A councillor and climate change sceptic who planned to lead Wiltshire Council to abandon the Nottingham Declaration on Climate Change, a document signed by more than 300 councils pledging their commitment to fighting global warming, has seen his efforts spectacularly backfire.
Local community groups were dismayed at the motion and mobilised an email campaign and petition asking for leadership and environmental sense in Wiltshire about climate change. Not only did the Tory Councillor’s motion suffer the humiliation of a resounding 84 – 8 against, but Wiltshire Council has now promised to join the 10:10 campaign by committing to cut its carbon dioxide emissions by 10 per cent in 2010.
Nine councillors had put their names to the motion led by Councillor Rod Eaton to pull-out of the agreement, but eventually only six voted for it. Two abstained and one changed his mind. A total of 84 councillors voted against the motion.
Despite the abject failure to convince fellow members that the effects of global warming are uncertain, Rod Eaton said: “I think we managed to get our point across today and make fellow councillors realise that there is uncertainty towards climate change.”
However, Councillor Toby Sturgis, Wiltshire Council’s portfolio holder for the environment, said: “I’m pleased we’ve made this pledge to continue to combat climate change. It shows Wiltshire Council is committed to reducing its carbon footprint.”
His views were shared by the local community, two hundred of whom signed a petition, delivered to the Town Hall by local people both angry and upset at the prospect of Wiltshire Council turning its back on tackling climate change. Hours later however, they were celebrating the unexpected triumph of witnessing the Council not only reject the motion but also sign up to 10:10, which was launched at The Tate Modern on 1st September by Age of Stupid director Franny Armstrong and The Guardian.
Beck Dawson, Sustainability Director at The Hannover Consultancy, who attended the 10:10 launch and who is one of the founders of Marlborough Climate Pledge, which encourages the Wiltshire town’s residents to be aware of how they can reduce their energy output and carbon footprints, was jubilant.
“The motion put forward spectacularly backfired on the councillors because it provided an opportunity to discuss the 10:10 campaign which the council has now agreed to sign up to.”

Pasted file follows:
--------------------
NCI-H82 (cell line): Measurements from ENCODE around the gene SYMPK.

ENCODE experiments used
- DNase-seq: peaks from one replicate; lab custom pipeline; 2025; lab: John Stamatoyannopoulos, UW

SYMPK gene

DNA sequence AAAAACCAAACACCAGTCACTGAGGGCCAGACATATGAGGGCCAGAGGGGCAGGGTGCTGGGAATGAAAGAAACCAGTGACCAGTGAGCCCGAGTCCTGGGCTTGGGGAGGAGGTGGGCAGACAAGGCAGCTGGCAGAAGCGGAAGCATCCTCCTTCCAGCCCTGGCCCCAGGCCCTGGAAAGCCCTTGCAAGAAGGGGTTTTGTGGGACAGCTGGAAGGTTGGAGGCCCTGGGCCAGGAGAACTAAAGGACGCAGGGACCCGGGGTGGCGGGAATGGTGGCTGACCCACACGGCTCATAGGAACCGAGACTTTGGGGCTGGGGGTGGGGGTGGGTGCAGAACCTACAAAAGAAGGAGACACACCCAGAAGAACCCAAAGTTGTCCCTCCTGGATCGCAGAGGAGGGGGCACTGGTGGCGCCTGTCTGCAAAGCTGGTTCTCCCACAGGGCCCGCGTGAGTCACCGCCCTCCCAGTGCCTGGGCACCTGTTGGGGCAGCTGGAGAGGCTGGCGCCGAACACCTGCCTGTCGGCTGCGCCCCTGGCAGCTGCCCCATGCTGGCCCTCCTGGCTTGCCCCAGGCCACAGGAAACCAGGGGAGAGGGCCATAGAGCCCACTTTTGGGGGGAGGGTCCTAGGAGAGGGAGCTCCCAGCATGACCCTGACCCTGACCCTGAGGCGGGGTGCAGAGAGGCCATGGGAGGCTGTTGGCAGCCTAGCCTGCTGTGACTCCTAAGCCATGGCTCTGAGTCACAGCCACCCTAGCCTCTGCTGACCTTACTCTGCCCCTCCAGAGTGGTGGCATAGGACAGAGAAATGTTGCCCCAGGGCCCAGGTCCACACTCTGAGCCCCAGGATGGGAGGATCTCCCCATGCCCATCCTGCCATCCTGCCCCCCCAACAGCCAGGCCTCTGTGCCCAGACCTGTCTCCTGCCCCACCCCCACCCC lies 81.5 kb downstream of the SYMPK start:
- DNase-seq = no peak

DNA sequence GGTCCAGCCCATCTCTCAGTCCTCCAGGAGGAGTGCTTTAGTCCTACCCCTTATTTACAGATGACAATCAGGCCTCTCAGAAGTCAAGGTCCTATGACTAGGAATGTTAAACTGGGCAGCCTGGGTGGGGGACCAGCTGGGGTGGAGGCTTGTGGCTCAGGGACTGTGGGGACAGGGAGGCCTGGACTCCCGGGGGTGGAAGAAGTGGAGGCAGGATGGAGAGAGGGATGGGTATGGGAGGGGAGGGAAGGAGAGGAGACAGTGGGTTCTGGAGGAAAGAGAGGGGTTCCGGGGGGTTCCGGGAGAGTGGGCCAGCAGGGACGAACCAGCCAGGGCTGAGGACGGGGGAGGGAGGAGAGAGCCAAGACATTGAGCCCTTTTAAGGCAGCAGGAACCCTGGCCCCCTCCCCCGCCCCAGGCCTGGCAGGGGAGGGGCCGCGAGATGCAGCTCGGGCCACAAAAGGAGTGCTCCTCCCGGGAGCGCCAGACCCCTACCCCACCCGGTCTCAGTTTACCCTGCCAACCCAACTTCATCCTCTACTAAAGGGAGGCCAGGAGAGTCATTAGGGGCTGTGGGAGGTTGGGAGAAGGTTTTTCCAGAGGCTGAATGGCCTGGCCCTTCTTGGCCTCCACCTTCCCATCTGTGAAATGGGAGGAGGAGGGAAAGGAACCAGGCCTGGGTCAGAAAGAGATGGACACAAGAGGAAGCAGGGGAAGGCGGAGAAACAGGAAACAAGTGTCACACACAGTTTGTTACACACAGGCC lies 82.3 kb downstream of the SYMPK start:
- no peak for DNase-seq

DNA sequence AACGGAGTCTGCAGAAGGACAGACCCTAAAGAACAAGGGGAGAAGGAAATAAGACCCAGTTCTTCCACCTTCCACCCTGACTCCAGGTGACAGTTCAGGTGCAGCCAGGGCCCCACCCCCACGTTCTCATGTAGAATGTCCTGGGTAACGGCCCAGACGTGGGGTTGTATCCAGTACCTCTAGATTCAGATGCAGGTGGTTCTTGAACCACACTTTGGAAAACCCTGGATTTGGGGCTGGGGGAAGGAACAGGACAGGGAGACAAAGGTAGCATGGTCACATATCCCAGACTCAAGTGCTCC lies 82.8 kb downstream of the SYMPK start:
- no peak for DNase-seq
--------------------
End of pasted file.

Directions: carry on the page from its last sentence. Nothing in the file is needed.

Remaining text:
Juliet Davenport, chief executive officer of renewable electricity supplier Good Energy, in Chippenham, said: “I’m really glad that the council has seen sense.
“Wiltshire Council has a great opportunity to take the lead on this important issue, by winning the hearts and minds of the public and ensuring that the minority of individuals who have no vision of a future low-carbon world don’t stand in the way of the majority that do.”
Marlborough Climate Change has launched a campaign ahead of the Copenhagen summit talks in December and wants the Prime Minister to receive at least one letter a day for 100 days from people in the Marlborough area urging him to make Britain the loudest voice for global change and action at the talks.
Dawson’s own daughter became the first person of the proposed 100 to send a letter to the PM and she helped the baby post it on her first birthday last Wednesday.
The letter said: “I am one year old today. The devastating environmental, climatic and economic impacts of climate change will affect me for all of my lifetime” and invited Gordon Brown to show leadership at the summit in December.
The group is also screening Age of Stupid at Marlborough Town Hall on 7th October. Anyone interested in Marlborough’s progress can visit www.climatepledge.org.uk and sign up via the Marlborough Climate Pledge Facebook page.
Beck Dawson of Marlborough Climate Pledge was a recipient of a Guardian-UnLtd social entrepreneurship award in 2006.